The FDA this week approved Janssen’s Invokana for a new indication, to prevent kidney disfunction and reduce the risk of developing end-stage kidney disease in type 2 diabetes patients. Invokana is the first drug to be approved for this indication almost 20 years. For the treatment of type 2 diabetes, Invokana holds preferred formulary status for 28% of covered lives, growing to 50% with prior authorization and/or step therapy.

The FDA this week approved Janssen’s Invokana for a new indication, to prevent kidney disfunction and reduce the risk of developing end-stage kidney disease in type 2 diabetes patients. Invokana is the first drug to be approved for this indication almost 20 years. For the treatment of type 2 diabetes, Invokana holds preferred formulary status for 28% of covered lives, growing to 50% with prior authorization and/or step therapy.

SOURCE: MMIT Analytics, as of 10/2/19

Despite Approval of New Parkinson’s Drugs, Plans Still Prefer Generics

October 2, 2019

Although three new drugs for Parkinson’s disease have been approved over the last year, plans generally are sticking with the drugs they’ve included on formularies for several years, most of which are generic, experts say.

That may change in the long term as new gene therapies that currently are in development are approved and come online. But none of those potential new treatments are close to market right now, says Mesfin Tegenu, R.Ph., president of PerformRx.

By Jane Anderson

Although three new drugs for Parkinson’s disease have been approved over the last year, plans generally are sticking with the drugs they’ve included on formularies for several years, most of which are generic, experts say.

That may change in the long term as new gene therapies that currently are in development are approved and come online. But none of those potential new treatments are close to market right now, says Mesfin Tegenu, R.Ph., president of PerformRx.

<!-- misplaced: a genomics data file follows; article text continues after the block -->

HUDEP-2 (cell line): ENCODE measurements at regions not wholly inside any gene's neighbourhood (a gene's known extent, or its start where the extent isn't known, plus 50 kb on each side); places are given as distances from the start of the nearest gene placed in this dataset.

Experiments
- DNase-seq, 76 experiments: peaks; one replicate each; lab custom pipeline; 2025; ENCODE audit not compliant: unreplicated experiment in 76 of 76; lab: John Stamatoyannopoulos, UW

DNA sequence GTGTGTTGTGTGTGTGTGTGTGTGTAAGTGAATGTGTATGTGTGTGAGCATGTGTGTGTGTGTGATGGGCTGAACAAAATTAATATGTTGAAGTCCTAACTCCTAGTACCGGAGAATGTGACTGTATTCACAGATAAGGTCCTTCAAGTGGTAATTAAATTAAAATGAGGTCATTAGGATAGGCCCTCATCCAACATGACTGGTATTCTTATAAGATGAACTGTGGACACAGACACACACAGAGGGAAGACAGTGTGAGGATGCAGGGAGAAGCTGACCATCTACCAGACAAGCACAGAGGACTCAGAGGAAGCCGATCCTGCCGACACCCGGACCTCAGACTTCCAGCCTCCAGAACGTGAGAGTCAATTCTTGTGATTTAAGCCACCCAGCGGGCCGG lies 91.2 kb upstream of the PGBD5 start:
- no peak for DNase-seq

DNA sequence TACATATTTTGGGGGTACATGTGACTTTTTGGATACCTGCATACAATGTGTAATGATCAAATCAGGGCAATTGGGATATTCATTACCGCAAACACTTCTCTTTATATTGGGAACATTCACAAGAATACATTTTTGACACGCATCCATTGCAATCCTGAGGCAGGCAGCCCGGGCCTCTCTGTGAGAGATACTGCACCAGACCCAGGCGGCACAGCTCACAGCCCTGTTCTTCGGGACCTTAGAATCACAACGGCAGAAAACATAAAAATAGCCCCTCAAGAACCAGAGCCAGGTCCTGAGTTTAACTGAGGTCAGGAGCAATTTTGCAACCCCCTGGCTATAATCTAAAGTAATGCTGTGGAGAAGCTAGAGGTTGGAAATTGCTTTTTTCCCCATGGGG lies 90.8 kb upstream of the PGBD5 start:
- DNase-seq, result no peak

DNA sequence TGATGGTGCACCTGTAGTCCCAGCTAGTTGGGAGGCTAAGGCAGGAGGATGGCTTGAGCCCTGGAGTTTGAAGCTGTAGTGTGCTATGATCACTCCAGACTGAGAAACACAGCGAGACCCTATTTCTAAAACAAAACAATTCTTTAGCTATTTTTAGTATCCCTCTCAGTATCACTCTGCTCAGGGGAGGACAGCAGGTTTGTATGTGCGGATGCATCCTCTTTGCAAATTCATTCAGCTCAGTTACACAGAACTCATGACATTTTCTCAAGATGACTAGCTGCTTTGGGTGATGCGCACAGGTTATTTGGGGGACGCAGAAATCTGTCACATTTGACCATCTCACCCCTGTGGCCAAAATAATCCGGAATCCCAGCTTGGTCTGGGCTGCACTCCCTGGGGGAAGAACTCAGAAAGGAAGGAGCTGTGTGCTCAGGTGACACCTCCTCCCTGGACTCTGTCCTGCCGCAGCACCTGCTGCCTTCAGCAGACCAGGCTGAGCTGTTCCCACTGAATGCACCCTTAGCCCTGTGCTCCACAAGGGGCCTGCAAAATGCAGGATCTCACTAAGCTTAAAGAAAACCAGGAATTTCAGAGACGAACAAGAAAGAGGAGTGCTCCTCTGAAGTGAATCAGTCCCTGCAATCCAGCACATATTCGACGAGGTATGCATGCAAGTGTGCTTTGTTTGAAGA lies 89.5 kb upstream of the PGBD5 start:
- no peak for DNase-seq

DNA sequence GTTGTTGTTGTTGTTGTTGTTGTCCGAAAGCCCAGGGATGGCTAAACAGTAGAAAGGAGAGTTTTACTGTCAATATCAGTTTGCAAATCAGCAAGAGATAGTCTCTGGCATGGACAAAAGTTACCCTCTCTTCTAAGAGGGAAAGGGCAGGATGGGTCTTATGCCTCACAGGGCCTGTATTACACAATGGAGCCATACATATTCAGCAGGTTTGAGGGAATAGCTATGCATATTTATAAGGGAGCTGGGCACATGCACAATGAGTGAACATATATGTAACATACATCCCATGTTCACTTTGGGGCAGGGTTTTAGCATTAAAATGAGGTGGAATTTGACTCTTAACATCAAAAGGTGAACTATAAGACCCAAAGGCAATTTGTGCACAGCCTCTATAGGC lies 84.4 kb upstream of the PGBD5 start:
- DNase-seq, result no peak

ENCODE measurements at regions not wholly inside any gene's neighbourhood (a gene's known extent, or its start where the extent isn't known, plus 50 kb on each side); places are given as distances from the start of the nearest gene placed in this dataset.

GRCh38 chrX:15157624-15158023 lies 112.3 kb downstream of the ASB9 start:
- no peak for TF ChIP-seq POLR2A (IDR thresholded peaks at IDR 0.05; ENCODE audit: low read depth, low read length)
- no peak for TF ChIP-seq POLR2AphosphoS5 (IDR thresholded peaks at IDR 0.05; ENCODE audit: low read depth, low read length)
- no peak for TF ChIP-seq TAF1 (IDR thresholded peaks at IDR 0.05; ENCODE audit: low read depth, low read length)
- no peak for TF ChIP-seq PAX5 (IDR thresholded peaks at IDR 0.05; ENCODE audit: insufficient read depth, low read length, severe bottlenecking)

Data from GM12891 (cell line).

“Many commonly used therapies for Parkinson’s disease — carbidopa-levodopa, MAO-Bs, dopamine agonists — have available generics, which on most plans would be considered formulary options, or one generic product within each class would be selected as formulary,” Tegenu tells AIS Health.

The FDA in August approved Kyowa Kirin, Inc.’s Nourianz (istradefylline) tablets as an add-on treatment to levodopa/carbidopa in adult patients with Parkinson’s disease experiencing motor fluctuations. In February, the FDA approved Osmotica Pharmaceutical US LLC’s Osmolex ER (amantadine) for the treatment of Parkinson’s disease. And in late December, the FDA approved Accorda Therapeutics’ Inbrija (levodopa inhalation powder) for intermittent treatment of off episodes in people with Parkinson’s disease taking carbidopa/levodopa.

Still, plans are stocking their formularies with less expensive generic medications. Parkinson’s disease treatment generally progresses through drugs that have a moderate effect but fewer side effects to drugs that are more effective, but have more significant side effects, Tegenu says.

“Choice of which pharmacotherapy to use initially is individualized based on the characteristics of the patient, the disease and the drugs,” he says. “There is no single preferred therapy, and trade-offs are common.”

Plans aren’t expected to cover Inbrija, Tegenu says. “Members would be able to request an exception through the prior authorization process for these products,” he adds. For Osmolex ER, plans generally require failure on trials of immediate-release amantadine.